As previous crisis events have shown, the city can grind to a halt if the infrastructure or capability to work from home aren’t in place.
Take the terrorist attack on July 7, 2005, for example; the city could not continue to function without the right technological resources. Unified communications enables businesses to function properly, even in disaster situations.
Businesses are becoming more aware of this, and looking to identify contingency plans in case of disaster.
Their main concern is enabling staff to work from home and providing them with the necessary tools for when such scenarios happen. It sounds alarmist, but the fear within business is very real. Lost hours equal lost revenues and lost profit. In this economic climate, when business is battling to maximise productivity, that is an extremely unwelcome prospect.
Organisations need disaster recovery products, but they also need to be sure staff can work from home in the event they cannot make it to work.
The swine flu pandemic is just that, a pandemic. Companies again need to look for a solution to keep business going in case employees have to stay at home.
These crisis situations are the main reasons customers are approaching companies like us to provide a unified communications solution for mobile, or remote workers.
Customers who bought Microsoft software are now looking at ways to integrate the software with telephony capabilities. This reduces costs and enables a more fluid work experience.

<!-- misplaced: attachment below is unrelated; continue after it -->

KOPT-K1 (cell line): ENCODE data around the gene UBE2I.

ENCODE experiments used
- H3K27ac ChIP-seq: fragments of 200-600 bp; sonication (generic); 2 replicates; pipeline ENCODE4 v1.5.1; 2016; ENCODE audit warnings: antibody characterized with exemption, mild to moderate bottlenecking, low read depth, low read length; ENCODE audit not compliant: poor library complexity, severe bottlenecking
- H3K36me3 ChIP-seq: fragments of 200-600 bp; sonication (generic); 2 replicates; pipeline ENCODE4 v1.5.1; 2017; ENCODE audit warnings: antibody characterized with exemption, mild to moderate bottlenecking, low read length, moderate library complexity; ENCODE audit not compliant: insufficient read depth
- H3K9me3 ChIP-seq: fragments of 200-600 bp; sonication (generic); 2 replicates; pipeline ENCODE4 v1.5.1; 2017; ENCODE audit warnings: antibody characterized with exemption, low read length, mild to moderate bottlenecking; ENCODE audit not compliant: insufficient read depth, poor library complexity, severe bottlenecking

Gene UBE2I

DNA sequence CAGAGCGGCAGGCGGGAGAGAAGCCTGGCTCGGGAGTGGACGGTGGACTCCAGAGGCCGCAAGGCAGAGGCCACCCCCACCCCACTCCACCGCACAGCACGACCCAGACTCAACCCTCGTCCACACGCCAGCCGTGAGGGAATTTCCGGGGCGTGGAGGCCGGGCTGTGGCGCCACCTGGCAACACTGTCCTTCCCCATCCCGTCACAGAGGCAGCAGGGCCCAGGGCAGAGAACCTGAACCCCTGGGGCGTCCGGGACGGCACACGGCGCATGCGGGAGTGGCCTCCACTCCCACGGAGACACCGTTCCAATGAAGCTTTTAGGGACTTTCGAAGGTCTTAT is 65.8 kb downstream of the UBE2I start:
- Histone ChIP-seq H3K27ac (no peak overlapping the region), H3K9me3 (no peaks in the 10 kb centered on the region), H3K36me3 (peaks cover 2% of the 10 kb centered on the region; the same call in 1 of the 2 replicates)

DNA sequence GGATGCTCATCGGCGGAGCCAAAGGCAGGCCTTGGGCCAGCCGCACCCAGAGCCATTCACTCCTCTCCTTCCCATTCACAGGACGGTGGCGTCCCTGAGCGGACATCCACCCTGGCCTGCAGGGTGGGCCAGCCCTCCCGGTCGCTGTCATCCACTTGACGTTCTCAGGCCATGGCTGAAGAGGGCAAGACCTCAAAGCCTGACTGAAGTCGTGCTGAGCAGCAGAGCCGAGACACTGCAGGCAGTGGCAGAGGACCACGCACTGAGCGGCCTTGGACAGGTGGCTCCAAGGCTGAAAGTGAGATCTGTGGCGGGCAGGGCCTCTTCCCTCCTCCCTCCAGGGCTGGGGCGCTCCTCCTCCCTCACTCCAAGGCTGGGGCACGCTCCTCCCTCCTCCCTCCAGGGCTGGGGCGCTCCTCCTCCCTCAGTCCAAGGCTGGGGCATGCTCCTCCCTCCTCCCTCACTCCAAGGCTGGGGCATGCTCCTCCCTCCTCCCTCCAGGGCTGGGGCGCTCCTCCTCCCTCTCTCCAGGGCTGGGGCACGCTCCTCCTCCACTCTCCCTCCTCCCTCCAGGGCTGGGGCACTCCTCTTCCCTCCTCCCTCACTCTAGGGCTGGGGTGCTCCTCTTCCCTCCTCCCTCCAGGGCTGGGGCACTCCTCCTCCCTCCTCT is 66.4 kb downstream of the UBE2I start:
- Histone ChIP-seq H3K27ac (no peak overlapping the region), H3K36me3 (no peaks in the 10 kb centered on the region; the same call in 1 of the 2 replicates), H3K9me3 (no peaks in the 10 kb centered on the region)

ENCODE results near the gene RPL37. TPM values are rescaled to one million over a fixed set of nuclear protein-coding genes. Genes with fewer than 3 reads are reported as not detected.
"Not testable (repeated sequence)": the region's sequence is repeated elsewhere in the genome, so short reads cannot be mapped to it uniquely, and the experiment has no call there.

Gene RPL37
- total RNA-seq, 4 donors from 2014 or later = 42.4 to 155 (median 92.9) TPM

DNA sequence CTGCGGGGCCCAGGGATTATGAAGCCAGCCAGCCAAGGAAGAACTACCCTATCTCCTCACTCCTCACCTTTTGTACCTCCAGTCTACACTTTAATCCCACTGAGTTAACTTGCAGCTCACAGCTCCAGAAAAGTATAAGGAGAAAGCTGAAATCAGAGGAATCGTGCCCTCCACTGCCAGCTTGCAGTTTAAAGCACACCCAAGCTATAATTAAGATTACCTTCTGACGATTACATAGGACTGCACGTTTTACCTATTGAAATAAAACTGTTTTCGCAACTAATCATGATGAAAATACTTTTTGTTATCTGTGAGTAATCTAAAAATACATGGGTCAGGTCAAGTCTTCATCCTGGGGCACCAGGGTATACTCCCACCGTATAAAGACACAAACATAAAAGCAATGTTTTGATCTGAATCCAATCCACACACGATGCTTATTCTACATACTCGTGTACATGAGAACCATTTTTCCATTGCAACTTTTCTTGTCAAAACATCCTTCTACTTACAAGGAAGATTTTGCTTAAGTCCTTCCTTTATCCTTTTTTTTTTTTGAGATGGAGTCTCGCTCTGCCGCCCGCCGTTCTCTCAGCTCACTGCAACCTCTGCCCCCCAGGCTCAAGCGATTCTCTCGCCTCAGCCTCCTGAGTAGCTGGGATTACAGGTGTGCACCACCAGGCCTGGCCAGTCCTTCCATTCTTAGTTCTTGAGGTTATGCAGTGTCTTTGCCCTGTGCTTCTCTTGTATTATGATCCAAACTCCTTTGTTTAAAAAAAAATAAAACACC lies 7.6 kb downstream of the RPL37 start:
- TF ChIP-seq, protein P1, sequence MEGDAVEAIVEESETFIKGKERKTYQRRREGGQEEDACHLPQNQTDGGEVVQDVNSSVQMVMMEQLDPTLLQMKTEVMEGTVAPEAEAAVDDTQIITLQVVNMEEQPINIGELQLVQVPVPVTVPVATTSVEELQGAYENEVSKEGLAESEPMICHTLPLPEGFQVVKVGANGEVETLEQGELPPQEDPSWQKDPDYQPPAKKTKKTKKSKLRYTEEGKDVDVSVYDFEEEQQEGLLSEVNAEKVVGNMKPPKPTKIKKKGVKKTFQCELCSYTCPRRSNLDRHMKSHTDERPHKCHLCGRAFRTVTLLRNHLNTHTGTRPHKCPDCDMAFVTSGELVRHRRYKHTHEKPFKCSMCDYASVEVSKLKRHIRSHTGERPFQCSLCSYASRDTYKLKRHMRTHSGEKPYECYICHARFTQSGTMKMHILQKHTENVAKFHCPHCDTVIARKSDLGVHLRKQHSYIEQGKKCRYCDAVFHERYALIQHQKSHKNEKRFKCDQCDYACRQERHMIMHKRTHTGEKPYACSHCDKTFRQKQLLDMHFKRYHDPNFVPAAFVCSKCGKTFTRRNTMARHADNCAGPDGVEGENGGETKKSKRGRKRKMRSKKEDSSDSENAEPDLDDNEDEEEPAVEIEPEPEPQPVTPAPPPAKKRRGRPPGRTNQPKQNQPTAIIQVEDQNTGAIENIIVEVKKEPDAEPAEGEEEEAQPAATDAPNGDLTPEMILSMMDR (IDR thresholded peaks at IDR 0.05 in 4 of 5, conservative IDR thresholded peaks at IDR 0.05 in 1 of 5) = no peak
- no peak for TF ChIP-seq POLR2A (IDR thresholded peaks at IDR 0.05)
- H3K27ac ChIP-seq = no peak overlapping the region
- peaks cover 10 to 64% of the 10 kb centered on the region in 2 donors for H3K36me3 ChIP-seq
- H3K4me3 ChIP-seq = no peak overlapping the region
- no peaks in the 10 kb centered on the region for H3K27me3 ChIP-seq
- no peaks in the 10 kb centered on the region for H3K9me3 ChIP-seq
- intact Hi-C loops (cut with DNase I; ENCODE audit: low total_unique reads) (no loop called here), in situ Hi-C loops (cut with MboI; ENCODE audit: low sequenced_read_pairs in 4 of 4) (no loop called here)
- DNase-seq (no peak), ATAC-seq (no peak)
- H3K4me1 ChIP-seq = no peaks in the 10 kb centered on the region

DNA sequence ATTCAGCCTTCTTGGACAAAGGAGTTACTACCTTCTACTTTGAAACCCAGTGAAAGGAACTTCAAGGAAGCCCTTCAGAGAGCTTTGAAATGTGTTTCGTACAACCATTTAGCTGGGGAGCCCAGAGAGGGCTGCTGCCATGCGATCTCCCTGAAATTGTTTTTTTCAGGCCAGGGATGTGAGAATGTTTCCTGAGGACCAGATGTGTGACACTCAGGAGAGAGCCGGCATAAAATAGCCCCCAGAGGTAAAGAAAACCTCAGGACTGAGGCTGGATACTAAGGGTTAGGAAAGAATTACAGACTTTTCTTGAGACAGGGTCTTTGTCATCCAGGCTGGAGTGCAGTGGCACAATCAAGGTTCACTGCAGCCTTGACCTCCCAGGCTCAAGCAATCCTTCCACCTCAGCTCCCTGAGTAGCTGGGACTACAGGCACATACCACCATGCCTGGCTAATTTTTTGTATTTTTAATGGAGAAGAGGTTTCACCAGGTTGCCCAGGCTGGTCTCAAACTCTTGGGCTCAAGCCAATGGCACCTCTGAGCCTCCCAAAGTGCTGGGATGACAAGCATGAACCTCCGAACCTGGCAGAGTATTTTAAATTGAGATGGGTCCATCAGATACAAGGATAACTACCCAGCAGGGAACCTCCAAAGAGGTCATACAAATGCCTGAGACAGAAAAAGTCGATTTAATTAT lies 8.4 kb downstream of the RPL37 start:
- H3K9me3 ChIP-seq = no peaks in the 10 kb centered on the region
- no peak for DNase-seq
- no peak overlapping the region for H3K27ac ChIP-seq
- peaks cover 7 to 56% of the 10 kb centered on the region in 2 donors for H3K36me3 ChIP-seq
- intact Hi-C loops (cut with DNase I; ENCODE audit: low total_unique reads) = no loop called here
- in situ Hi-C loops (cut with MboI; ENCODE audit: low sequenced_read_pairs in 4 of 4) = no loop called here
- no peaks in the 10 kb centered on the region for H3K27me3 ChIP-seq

As a result, VoIP products have been a key driving force in the unified communications space and it is growing rapidly.
This coupled with video conferencing tools, which enable a streamlined experience for those wishing to interact with other employees without feeling like the employee is out of the office.
Virtual computing and cloud computing are also taking off, benefiting both home and office workers.
It reduces the amount of space needed in an office, enables workers to access information on the server from another site, and from different platforms.
End users are seeing the potential and are interested in the propositions.
So what does this mean for the future?
Full article in Mobile News issue 442 (June 29, 2009).
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